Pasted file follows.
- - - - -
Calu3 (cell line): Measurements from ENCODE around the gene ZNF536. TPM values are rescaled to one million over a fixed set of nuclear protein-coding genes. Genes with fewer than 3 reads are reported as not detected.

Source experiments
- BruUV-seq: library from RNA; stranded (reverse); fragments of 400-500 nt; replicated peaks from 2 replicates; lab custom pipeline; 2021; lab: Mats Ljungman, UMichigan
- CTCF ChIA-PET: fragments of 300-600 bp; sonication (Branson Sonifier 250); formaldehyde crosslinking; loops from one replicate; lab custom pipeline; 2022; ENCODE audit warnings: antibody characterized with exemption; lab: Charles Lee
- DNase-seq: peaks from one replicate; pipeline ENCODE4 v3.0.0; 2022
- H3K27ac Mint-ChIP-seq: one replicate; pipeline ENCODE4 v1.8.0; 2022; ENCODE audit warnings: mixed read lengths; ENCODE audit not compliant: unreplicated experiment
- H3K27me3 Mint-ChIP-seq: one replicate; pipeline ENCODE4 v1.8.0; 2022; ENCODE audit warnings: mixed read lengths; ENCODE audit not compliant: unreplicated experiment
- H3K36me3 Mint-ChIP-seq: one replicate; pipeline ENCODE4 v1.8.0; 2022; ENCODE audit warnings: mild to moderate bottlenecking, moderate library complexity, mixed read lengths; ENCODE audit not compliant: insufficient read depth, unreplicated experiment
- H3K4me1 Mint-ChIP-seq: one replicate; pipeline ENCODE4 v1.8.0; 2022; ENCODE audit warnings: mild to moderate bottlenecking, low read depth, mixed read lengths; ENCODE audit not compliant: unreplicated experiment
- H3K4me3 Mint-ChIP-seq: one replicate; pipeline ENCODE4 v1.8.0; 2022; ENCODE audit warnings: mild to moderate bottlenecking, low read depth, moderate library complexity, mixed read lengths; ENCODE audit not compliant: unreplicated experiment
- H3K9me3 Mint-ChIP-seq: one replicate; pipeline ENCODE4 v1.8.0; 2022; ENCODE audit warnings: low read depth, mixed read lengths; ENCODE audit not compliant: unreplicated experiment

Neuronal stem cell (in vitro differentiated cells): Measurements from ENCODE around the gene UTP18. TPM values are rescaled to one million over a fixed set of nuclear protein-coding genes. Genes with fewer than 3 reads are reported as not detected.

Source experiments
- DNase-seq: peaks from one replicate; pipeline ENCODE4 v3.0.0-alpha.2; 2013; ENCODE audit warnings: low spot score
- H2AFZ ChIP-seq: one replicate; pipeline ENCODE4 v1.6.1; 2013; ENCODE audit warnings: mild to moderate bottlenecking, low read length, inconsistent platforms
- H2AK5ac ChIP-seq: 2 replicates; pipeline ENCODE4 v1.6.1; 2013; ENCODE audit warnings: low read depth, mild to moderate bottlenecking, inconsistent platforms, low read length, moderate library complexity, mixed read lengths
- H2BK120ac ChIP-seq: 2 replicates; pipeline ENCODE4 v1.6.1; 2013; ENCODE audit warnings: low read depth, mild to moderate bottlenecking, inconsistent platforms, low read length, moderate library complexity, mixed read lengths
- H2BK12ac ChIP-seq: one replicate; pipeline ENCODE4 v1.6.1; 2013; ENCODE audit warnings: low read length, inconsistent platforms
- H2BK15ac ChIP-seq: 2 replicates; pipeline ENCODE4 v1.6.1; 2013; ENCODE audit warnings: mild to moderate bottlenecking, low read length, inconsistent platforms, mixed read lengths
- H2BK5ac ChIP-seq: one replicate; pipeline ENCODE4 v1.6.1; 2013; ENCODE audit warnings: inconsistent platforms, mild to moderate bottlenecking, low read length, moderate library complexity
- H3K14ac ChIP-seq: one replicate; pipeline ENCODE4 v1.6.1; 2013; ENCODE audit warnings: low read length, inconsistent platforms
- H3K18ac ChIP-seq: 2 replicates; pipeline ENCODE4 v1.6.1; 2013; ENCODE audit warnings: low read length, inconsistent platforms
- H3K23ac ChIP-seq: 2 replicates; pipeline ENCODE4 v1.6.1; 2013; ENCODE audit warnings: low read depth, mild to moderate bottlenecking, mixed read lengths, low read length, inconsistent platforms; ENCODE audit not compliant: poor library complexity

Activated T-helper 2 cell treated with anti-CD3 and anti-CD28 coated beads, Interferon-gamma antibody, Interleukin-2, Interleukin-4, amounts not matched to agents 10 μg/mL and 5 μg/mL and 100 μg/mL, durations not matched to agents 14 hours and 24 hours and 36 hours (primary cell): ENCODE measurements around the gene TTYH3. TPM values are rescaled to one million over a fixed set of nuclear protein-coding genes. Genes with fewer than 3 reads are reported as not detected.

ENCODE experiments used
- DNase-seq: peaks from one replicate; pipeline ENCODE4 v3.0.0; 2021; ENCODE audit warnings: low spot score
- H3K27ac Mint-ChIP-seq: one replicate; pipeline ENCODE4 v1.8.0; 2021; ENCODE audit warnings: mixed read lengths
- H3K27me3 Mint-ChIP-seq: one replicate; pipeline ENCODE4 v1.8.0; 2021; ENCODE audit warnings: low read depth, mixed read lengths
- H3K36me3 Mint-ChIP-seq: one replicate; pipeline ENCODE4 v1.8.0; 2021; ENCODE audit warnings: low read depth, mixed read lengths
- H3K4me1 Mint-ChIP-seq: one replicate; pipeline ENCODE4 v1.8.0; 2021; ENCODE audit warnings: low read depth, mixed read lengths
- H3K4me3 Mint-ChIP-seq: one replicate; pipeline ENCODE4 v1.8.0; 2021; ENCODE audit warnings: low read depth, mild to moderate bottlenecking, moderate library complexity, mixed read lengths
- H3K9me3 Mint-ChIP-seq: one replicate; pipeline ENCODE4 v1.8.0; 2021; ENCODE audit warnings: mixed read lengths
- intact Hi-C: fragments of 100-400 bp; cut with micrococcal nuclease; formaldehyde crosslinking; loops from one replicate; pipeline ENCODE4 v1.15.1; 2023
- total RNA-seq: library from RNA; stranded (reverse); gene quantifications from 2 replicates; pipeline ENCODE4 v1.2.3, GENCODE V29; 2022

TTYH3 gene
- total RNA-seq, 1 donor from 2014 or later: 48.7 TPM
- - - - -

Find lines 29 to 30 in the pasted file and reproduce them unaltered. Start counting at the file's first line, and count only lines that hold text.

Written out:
- H3K36me3 Mint-ChIP-seq: one replicate; pipeline ENCODE4 v1.8.0; 2021; ENCODE audit warnings: low read depth, mixed read lengths
- H3K4me1 Mint-ChIP-seq: one replicate; pipeline ENCODE4 v1.8.0; 2021; ENCODE audit warnings: low read depth, mixed read lengths